In the early part of this decade, Corning Inc. treasurer Mark Rogus spent a good portion of his time trawling through the balance sheets of acquisition targets in the technology sector to get a fix on their liquidity and cash flow. Today, not so much. Other than government-driven mergers and acquisitions in the automotive and banking industries, M&A transactions are few and far between. Most mirror Kraft's recent overture to unwilling prospect candymaker Cadbury. Yet Corning and other companies are whetting their appetites for the return of M&A, which the lessened volatility in the stock market seems to promise. Stability equals an ability to get a clearer sense of what companies are really worth, from the standpoint of both the buyer and the seller.

A few studies and Goldman Sachs' optimistic CFO David Viniar posit an uptick in transactions late this year and early in 2010. If and when it happens, the usual rush down the aisles is expected. Key to getting a good deal–in addition to not paying too much, finding the right fit, not buying something too broken, and having the money, stock or credit to make the transaction–is your friendly neighborhood treasurer. "Our primary role in life is maintaining access to capital markets to ensure when the company needs money and doesn't have it on the balance sheet, we can get it at competitive rates, terms and covenants," says Rogus.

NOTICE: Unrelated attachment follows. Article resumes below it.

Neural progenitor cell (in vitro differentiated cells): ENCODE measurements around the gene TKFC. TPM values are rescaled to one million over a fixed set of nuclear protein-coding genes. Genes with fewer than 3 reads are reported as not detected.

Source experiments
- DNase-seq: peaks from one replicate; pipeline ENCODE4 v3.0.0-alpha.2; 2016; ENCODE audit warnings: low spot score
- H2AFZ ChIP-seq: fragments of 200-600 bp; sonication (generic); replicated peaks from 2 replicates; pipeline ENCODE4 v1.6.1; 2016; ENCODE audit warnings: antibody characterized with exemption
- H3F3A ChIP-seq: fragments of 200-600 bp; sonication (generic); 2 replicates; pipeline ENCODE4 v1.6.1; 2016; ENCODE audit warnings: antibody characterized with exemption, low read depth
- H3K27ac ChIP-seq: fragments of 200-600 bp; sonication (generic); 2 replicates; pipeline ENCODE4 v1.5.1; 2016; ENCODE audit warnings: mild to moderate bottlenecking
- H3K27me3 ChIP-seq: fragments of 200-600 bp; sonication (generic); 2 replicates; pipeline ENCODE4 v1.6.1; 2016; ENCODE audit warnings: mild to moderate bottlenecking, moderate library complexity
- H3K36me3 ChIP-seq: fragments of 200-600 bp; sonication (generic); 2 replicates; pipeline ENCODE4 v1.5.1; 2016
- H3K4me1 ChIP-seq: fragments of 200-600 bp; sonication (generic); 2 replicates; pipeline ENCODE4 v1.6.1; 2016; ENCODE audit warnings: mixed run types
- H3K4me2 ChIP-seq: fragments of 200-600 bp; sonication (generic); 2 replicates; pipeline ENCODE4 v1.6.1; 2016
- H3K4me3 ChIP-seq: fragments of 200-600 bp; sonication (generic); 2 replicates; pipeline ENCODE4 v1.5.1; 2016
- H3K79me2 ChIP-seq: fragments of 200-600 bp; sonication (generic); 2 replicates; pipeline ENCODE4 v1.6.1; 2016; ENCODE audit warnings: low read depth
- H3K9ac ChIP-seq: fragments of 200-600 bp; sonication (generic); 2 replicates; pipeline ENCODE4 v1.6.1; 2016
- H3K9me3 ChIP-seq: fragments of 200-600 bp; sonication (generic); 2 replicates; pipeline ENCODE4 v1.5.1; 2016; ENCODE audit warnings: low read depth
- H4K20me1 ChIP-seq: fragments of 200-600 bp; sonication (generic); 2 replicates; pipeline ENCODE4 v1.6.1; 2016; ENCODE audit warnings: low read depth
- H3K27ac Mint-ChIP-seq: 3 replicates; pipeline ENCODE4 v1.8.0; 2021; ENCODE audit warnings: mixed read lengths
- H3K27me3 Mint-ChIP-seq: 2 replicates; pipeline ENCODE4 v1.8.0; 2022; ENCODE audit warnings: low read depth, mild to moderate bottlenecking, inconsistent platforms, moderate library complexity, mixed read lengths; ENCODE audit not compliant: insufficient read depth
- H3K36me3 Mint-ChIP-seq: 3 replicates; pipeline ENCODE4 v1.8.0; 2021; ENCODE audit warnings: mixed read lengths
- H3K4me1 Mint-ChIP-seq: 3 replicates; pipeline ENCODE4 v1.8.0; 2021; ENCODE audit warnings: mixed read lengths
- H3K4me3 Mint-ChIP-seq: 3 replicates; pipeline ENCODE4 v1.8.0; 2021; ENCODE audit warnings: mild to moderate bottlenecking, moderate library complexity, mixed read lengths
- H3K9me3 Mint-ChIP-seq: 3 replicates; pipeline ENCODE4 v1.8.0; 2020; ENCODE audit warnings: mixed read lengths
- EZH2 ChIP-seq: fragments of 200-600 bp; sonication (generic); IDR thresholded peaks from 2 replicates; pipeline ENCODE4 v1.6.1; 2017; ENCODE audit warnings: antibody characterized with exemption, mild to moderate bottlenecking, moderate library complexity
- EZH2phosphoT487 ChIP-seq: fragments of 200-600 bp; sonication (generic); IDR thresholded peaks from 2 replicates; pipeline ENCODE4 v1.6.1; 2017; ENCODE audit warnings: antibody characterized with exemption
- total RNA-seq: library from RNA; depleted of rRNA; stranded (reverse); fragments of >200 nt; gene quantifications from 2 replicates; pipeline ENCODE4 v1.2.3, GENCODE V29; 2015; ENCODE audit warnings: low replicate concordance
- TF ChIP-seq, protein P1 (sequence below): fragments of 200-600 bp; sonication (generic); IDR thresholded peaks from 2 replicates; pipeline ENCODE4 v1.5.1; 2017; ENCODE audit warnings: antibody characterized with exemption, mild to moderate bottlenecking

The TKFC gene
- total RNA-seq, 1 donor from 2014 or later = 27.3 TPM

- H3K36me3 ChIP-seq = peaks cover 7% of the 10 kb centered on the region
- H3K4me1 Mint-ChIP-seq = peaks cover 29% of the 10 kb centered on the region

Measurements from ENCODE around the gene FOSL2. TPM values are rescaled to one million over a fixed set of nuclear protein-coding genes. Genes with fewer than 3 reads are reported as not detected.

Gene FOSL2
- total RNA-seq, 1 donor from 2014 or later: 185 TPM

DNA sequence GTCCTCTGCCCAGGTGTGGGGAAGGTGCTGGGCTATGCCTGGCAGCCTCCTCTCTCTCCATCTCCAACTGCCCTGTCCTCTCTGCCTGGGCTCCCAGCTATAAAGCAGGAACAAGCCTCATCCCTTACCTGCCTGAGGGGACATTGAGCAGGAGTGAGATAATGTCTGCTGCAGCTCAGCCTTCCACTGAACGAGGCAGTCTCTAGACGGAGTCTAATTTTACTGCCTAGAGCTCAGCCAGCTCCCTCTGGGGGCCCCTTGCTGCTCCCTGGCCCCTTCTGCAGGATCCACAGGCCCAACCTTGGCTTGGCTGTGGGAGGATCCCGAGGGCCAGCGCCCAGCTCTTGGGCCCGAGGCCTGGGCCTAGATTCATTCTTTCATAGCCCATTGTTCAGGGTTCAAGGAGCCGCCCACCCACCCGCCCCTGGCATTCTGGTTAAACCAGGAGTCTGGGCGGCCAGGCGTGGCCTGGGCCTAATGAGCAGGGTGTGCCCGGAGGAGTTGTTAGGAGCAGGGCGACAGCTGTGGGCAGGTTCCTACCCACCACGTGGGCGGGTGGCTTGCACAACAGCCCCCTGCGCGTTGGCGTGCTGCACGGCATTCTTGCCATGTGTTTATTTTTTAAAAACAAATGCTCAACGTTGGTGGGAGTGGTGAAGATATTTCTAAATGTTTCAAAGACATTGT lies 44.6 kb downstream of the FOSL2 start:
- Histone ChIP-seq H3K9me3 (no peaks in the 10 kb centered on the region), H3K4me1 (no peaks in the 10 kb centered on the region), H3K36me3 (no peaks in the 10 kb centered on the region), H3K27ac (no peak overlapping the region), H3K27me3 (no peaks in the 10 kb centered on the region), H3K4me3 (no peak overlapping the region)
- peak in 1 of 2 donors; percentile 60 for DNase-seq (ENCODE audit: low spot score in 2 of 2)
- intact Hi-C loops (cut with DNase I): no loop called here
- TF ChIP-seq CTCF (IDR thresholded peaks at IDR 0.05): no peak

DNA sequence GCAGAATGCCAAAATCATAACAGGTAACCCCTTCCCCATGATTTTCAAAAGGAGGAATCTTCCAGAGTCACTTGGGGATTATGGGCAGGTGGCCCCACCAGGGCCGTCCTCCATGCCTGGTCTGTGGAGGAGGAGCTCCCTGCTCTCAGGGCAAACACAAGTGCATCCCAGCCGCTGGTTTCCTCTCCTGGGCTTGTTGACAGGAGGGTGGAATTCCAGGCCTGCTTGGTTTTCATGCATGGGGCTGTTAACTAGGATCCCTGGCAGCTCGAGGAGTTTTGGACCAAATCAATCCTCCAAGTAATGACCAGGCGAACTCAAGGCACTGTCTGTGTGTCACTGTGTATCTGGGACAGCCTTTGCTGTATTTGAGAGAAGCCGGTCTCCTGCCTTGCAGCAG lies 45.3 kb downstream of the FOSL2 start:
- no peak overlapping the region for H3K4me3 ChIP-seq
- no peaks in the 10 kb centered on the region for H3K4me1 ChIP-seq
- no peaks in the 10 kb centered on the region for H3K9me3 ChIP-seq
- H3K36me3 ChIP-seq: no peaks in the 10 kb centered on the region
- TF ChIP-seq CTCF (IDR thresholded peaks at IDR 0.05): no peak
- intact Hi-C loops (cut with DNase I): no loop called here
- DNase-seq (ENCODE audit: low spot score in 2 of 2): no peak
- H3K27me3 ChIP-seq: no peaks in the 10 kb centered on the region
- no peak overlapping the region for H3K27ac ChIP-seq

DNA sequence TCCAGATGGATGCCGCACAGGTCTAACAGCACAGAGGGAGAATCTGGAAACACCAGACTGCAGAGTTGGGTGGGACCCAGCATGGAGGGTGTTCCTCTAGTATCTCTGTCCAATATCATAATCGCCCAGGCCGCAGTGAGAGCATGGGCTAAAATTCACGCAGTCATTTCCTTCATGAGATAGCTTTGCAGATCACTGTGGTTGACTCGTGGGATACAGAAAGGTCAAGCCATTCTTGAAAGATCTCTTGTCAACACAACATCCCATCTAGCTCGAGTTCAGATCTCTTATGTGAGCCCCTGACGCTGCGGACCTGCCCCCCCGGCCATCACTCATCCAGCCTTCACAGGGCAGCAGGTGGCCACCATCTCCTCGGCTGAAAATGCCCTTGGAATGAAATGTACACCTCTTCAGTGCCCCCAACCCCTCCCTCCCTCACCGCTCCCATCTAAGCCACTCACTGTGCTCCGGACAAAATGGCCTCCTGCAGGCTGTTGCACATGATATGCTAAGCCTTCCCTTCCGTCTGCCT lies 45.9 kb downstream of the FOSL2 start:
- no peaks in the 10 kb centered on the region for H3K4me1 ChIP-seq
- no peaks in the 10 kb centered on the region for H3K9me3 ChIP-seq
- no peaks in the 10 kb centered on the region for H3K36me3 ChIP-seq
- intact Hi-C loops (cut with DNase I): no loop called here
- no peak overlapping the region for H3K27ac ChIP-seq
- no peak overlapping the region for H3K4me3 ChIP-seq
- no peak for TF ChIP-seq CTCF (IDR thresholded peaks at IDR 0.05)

When the M&A standstill eases, Rogus is prepared to wade back into targets' balance sheets. This could happen soon at Corning, a New York-based maker of specialty glass and ceramics that had $5.6 billon in 2008 revenue. Corning CFO James Flaws said during a recent call with analysts that the company's "substantial" free cash flow has to be spent somewhere. "We are looking at acquisitions with more urgency than we were before and are expanding our corporate development group, so definitely that would be a potential use of the cash," Flaws said, adding the disclaimer, "assuming that the economy doesn't do something strange."

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